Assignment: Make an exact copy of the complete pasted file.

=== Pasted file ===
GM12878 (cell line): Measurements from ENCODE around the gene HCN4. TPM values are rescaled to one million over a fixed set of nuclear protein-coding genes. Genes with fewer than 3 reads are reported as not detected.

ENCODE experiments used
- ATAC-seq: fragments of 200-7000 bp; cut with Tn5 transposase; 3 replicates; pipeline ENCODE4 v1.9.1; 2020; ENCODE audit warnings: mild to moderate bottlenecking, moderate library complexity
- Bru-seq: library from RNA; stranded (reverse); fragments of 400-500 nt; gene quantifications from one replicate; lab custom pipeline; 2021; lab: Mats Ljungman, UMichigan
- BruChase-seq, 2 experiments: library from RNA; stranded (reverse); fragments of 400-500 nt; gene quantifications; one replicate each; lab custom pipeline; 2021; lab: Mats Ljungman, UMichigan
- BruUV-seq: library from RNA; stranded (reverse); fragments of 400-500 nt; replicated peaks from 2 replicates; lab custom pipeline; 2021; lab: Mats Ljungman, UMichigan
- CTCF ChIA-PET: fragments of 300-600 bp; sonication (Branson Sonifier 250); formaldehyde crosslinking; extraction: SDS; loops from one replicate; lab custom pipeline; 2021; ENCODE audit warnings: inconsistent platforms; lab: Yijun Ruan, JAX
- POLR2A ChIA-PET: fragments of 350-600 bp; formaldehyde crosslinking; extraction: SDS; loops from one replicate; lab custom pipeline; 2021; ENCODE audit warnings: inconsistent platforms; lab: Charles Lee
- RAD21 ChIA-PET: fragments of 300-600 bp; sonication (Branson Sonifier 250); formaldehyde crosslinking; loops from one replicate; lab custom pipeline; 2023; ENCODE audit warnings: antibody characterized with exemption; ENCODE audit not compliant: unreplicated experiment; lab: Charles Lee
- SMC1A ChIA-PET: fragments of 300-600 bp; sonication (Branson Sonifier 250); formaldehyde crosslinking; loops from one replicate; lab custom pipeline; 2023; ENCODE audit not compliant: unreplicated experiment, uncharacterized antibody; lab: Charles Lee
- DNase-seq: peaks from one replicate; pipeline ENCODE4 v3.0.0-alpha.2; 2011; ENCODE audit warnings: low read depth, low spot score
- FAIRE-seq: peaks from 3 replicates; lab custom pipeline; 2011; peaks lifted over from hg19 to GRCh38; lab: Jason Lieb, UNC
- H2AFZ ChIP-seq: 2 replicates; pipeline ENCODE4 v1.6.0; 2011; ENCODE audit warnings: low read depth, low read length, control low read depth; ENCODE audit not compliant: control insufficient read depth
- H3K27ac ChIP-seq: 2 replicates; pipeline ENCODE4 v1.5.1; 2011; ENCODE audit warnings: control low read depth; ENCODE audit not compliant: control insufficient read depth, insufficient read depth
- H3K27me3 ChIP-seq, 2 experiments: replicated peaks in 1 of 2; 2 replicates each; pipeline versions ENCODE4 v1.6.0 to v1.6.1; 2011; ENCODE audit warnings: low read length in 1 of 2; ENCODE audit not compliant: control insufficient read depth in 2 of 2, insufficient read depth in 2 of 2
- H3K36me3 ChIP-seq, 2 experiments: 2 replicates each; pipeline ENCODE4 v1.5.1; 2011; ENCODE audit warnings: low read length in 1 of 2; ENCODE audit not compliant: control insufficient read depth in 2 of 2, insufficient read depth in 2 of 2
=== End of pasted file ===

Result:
GM12878 (cell line): Measurements from ENCODE around the gene HCN4. TPM values are rescaled to one million over a fixed set of nuclear protein-coding genes. Genes with fewer than 3 reads are reported as not detected.

ENCODE experiments used
- ATAC-seq: fragments of 200-7000 bp; cut with Tn5 transposase; 3 replicates; pipeline ENCODE4 v1.9.1; 2020; ENCODE audit warnings: mild to moderate bottlenecking, moderate library complexity
- Bru-seq: library from RNA; stranded (reverse); fragments of 400-500 nt; gene quantifications from one replicate; lab custom pipeline; 2021; lab: Mats Ljungman, UMichigan
- BruChase-seq, 2 experiments: library from RNA; stranded (reverse); fragments of 400-500 nt; gene quantifications; one replicate each; lab custom pipeline; 2021; lab: Mats Ljungman, UMichigan
- BruUV-seq: library from RNA; stranded (reverse); fragments of 400-500 nt; replicated peaks from 2 replicates; lab custom pipeline; 2021; lab: Mats Ljungman, UMichigan
- CTCF ChIA-PET: fragments of 300-600 bp; sonication (Branson Sonifier 250); formaldehyde crosslinking; extraction: SDS; loops from one replicate; lab custom pipeline; 2021; ENCODE audit warnings: inconsistent platforms; lab: Yijun Ruan, JAX
- POLR2A ChIA-PET: fragments of 350-600 bp; formaldehyde crosslinking; extraction: SDS; loops from one replicate; lab custom pipeline; 2021; ENCODE audit warnings: inconsistent platforms; lab: Charles Lee
- RAD21 ChIA-PET: fragments of 300-600 bp; sonication (Branson Sonifier 250); formaldehyde crosslinking; loops from one replicate; lab custom pipeline; 2023; ENCODE audit warnings: antibody characterized with exemption; ENCODE audit not compliant: unreplicated experiment; lab: Charles Lee
- SMC1A ChIA-PET: fragments of 300-600 bp; sonication (Branson Sonifier 250); formaldehyde crosslinking; loops from one replicate; lab custom pipeline; 2023; ENCODE audit not compliant: unreplicated experiment, uncharacterized antibody; lab: Charles Lee
- DNase-seq: peaks from one replicate; pipeline ENCODE4 v3.0.0-alpha.2; 2011; ENCODE audit warnings: low read depth, low spot score
- FAIRE-seq: peaks from 3 replicates; lab custom pipeline; 2011; peaks lifted over from hg19 to GRCh38; lab: Jason Lieb, UNC
- H2AFZ ChIP-seq: 2 replicates; pipeline ENCODE4 v1.6.0; 2011; ENCODE audit warnings: low read depth, low read length, control low read depth; ENCODE audit not compliant: control insufficient read depth
- H3K27ac ChIP-seq: 2 replicates; pipeline ENCODE4 v1.5.1; 2011; ENCODE audit warnings: control low read depth; ENCODE audit not compliant: control insufficient read depth, insufficient read depth
- H3K27me3 ChIP-seq, 2 experiments: replicated peaks in 1 of 2; 2 replicates each; pipeline versions ENCODE4 v1.6.0 to v1.6.1; 2011; ENCODE audit warnings: low read length in 1 of 2; ENCODE audit not compliant: control insufficient read depth in 2 of 2, insufficient read depth in 2 of 2
- H3K36me3 ChIP-seq, 2 experiments: 2 replicates each; pipeline ENCODE4 v1.5.1; 2011; ENCODE audit warnings: low read length in 1 of 2; ENCODE audit not compliant: control insufficient read depth in 2 of 2, insufficient read depth in 2 of 2